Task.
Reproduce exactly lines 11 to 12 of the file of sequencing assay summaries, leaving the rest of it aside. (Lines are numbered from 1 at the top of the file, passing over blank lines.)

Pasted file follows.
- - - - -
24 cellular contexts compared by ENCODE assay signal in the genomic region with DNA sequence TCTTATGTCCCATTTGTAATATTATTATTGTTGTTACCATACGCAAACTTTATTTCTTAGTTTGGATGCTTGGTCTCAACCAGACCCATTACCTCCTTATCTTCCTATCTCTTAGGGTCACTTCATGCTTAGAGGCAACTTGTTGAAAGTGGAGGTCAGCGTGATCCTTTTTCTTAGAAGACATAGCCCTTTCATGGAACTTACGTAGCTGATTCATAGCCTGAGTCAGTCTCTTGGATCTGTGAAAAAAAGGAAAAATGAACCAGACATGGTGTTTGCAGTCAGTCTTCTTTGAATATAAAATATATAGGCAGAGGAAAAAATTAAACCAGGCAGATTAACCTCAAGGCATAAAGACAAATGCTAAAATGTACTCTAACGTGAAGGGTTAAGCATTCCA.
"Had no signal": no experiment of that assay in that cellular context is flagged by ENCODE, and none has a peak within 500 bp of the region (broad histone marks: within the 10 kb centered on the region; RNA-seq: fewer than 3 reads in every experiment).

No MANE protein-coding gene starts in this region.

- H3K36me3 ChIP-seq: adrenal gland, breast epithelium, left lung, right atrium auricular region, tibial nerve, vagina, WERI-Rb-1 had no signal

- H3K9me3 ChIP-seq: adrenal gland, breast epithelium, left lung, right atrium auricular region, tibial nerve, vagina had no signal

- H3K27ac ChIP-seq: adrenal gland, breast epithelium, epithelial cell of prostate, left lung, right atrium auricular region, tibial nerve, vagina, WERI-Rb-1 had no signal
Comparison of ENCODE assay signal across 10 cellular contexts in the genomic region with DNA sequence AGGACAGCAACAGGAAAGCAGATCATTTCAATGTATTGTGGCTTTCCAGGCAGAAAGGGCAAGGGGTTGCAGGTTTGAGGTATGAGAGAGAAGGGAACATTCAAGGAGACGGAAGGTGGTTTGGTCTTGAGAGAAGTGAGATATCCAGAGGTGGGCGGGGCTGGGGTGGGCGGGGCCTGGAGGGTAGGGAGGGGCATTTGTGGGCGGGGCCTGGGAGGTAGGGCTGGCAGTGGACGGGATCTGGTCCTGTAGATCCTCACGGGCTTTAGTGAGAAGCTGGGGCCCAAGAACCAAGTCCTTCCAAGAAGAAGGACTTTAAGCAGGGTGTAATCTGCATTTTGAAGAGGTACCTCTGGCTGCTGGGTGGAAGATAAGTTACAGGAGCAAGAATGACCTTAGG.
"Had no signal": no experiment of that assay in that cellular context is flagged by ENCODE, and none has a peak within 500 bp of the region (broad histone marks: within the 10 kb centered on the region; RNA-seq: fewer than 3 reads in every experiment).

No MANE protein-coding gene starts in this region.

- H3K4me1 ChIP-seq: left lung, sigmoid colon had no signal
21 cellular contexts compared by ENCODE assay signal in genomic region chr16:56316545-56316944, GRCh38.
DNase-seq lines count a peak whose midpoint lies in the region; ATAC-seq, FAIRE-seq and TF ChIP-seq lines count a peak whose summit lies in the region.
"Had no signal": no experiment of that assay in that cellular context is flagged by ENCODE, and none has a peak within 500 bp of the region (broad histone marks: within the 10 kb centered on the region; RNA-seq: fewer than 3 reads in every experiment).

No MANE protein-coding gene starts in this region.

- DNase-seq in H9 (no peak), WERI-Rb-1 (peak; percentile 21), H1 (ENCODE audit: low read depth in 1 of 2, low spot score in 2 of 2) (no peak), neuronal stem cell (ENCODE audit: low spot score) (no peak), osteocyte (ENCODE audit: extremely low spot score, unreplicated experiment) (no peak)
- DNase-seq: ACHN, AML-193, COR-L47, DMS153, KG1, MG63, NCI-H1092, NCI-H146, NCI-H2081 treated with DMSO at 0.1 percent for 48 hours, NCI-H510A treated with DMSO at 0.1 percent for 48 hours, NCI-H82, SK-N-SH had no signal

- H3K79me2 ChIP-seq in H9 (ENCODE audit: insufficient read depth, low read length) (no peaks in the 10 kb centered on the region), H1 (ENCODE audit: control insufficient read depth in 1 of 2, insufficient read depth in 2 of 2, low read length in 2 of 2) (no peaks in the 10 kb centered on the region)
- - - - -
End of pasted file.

21 cellular contexts compared by ENCODE assay signal in genomic region chr16:56316545-56316944, GRCh38.
DNase-seq lines count a peak whose midpoint lies in the region; ATAC-seq, FAIRE-seq and TF ChIP-seq lines count a peak whose summit lies in the region.